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Can data save journalism?

Charles Miller

edits this blog. Twitter: @chblm

The Bureau Local's analysis of UK megafarms

Data is integrating itself into reporting and the business of journalism at all levels, making data journalism now much more than a geeky skill for newsroom staff who like spreadsheets.

The second annual Data Journalism UK conference, held at BBC Birmingham, heard that thanks to data, “the journalism we have today is the best journalism we have ever had.” Professor C.W.Anderson of the University of Leeds explained that the bold assertions of fact which data allows have given journalists a new confidence: “fact checkers are journalists who are willing to say ‘this is correct and this is not’.” 

What’s more, data is making journalism better by focussing on “patterns rather than events”. Familiar complaints about the media’s obsession with personalities and conflict are mitigated by the contribution of data which is about “context rather than individual incidents”.

So how is this new kind of journalism practiced? Several conference speakers illustrated a clever way in which the nature of data collection presents an opportunity to combine the efficiency of a national operation with the individuality of local media – thus, at the same time, helping to combat the current problems of local journalism. 

Megan Lucero with stories from a Bureau Local project on domestic violence

First to explain the idea was Megan Lucero, director of the Bureau Local, a new team dedicated to promoting local journalism through data within the Bureau of Investigative Journalism. The Bureau’s four staff work nationally, collecting country-wide data by gathering and analysing available public sources or submitting Freedom of Information (FOI) requests. They then collaborate with Bureau members, who are local reporters or even members of the public, to produce what they call a “reporting recipe”. These are the ingredients that can be put together to create stories from the data, highlighting individual localities.

Here’s an example: the Bureau Local hunts down data about giant US-style “megafarms” which are becoming more common in the UK and are a potential cause for concern in terms of both animal welfare and pollution. It maps them (top) and even produces its own drone footage showing what a megafarm looks like. It then sends all the ingredients of its research to Bureau members and they add local specifics such as interviews and human interest angles to make a unique story for their area from the national information they’ve been given. Result, in this case: the story runs nationally in the Guardian and is customised by 20 local papers.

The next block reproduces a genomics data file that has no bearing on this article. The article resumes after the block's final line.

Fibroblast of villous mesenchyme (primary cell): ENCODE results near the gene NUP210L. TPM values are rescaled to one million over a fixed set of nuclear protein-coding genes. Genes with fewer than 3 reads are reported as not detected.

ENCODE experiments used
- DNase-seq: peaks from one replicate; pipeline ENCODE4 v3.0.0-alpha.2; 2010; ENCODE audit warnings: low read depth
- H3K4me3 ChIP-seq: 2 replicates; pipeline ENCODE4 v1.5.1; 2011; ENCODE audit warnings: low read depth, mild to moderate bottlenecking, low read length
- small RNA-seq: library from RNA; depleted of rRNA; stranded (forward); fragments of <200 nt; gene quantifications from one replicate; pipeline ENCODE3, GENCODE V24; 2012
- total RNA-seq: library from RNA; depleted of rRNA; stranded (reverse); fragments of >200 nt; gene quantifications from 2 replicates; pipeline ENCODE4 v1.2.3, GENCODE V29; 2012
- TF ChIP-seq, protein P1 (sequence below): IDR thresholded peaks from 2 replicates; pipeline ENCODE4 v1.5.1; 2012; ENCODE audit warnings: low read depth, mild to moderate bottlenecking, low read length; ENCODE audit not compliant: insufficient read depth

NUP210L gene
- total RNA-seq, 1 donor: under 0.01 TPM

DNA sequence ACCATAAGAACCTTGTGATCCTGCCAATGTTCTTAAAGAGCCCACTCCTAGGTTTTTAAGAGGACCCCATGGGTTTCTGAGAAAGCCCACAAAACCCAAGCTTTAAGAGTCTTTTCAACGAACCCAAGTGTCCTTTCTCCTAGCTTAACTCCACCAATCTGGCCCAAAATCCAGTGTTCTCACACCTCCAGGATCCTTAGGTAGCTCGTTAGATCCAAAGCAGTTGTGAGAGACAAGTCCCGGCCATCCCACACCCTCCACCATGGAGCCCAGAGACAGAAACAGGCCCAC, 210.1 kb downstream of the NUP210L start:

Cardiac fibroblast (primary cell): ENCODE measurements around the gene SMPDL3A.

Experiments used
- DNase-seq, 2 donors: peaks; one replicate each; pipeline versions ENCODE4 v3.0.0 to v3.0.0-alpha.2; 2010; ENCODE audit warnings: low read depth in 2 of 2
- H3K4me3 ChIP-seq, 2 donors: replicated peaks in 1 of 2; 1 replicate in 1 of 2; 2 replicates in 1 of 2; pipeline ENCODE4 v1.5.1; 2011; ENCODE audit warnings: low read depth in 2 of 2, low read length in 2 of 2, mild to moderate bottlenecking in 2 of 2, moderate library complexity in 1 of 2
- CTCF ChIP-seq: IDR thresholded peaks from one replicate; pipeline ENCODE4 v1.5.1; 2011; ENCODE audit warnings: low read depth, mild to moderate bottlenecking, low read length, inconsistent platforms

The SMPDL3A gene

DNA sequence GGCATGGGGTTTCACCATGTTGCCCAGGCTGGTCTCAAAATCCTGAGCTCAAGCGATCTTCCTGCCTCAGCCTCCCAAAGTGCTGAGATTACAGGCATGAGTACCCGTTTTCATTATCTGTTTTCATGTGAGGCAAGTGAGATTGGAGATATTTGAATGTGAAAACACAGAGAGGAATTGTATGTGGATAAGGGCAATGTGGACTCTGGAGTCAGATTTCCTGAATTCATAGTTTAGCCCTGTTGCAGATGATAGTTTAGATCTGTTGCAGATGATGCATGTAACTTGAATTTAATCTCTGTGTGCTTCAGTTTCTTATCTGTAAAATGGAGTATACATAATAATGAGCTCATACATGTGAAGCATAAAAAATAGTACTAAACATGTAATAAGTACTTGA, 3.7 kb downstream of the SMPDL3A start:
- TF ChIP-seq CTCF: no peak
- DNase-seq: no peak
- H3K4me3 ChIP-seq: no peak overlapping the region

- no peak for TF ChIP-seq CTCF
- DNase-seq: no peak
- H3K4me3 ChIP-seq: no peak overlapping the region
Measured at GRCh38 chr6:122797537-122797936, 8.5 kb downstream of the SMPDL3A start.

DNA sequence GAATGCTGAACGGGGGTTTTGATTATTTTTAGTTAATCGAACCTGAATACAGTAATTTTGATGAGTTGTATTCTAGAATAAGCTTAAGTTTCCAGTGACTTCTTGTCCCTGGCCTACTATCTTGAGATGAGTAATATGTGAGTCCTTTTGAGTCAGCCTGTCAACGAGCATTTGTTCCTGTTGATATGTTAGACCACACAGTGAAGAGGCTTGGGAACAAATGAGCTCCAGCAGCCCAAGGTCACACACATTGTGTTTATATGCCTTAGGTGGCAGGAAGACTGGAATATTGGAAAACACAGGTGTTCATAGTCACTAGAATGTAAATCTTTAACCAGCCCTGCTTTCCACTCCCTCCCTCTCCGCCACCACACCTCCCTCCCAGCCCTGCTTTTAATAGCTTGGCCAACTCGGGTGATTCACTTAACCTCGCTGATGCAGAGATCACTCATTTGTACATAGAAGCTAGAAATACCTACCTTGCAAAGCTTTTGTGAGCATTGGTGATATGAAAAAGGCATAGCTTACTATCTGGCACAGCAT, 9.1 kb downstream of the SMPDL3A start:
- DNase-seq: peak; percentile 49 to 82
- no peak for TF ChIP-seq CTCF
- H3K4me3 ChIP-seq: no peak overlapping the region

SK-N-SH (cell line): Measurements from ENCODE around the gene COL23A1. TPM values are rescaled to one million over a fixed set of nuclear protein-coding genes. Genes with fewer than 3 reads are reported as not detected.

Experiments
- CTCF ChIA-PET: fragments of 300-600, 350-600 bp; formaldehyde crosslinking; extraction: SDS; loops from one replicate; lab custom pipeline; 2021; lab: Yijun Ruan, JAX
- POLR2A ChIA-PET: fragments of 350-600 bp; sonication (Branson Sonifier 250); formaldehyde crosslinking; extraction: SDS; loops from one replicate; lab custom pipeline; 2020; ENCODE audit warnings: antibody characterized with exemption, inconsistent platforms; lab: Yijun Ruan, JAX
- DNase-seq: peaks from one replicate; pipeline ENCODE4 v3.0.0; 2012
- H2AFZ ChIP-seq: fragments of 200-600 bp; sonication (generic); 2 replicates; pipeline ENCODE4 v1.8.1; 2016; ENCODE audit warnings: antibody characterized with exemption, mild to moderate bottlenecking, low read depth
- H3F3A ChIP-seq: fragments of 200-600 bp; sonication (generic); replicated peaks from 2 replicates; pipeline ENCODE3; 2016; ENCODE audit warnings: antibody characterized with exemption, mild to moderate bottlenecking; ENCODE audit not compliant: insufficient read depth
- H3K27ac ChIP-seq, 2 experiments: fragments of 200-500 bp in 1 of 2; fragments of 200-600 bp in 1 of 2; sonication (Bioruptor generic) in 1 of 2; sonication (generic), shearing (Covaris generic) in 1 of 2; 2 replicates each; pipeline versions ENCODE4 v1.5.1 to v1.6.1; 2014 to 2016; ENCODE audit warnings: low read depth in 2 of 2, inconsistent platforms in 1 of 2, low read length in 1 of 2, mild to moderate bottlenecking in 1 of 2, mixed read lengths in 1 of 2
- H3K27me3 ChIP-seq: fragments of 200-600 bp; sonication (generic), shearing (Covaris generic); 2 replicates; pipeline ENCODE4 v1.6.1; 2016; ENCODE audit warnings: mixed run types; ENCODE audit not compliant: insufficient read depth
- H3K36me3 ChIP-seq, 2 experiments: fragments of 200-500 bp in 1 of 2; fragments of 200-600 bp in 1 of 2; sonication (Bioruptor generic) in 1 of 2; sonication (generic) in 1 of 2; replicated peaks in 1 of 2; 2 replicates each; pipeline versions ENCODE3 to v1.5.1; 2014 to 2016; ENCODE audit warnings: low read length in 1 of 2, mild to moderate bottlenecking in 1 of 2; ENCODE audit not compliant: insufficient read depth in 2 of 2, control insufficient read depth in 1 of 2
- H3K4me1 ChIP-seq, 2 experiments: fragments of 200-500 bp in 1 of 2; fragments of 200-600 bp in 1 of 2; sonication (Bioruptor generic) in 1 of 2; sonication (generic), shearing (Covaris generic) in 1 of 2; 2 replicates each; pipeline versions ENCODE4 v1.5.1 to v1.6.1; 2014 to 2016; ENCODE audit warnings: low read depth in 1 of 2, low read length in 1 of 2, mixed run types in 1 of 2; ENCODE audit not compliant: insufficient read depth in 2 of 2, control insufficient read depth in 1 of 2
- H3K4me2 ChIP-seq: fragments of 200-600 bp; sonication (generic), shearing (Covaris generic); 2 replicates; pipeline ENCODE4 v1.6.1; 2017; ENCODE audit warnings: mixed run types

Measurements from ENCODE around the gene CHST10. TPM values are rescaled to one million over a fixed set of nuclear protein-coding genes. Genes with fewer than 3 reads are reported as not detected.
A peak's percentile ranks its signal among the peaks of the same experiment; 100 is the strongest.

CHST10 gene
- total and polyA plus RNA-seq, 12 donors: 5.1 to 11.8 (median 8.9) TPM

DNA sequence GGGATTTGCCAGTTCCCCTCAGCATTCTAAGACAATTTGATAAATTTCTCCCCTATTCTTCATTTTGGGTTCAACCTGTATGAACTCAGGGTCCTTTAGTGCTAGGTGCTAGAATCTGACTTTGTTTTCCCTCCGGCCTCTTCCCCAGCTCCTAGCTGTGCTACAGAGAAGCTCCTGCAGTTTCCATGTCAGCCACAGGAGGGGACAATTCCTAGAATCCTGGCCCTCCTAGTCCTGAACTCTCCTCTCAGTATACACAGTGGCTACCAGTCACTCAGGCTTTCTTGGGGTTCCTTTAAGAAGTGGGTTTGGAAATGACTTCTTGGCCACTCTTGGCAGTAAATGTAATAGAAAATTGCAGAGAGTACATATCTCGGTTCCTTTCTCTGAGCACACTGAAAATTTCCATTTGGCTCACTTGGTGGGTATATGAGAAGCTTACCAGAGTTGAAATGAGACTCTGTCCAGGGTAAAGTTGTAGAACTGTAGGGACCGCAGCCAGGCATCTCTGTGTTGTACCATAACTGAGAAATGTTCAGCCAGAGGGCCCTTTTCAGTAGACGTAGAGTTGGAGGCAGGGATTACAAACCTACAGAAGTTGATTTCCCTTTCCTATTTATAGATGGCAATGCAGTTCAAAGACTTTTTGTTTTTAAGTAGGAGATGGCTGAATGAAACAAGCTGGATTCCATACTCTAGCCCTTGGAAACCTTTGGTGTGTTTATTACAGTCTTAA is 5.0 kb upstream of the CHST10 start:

The Bureau Local is part of a non-profit organisation with a mission to promote public interest stories locally and to “democratise data journalism,” Megan said. Funding comes in part from Google's Digital News Initiative.

Any idea that this kind of model for data journalism could only work in some kind of philanthropic context was put to rest by two other speakers.

Aasma Day is an investigative reporter at the Lancashire Evening Post but she’s also the leader of an investigations unit which works across the whole of the Johnston Press, a huge business that includes 180 regional weekly titles, ten dailies and the i newpaper. The investigations unit is not a big operation: its members, like her, are also doing full-time jobs in their own papers.

The model is similar to that of the Bureau Local in that nationally-gathered data is collected for use in different ways by the local Johnson Press titles. As Aasma explained: “it’s up to every single title to humanise it how they want.”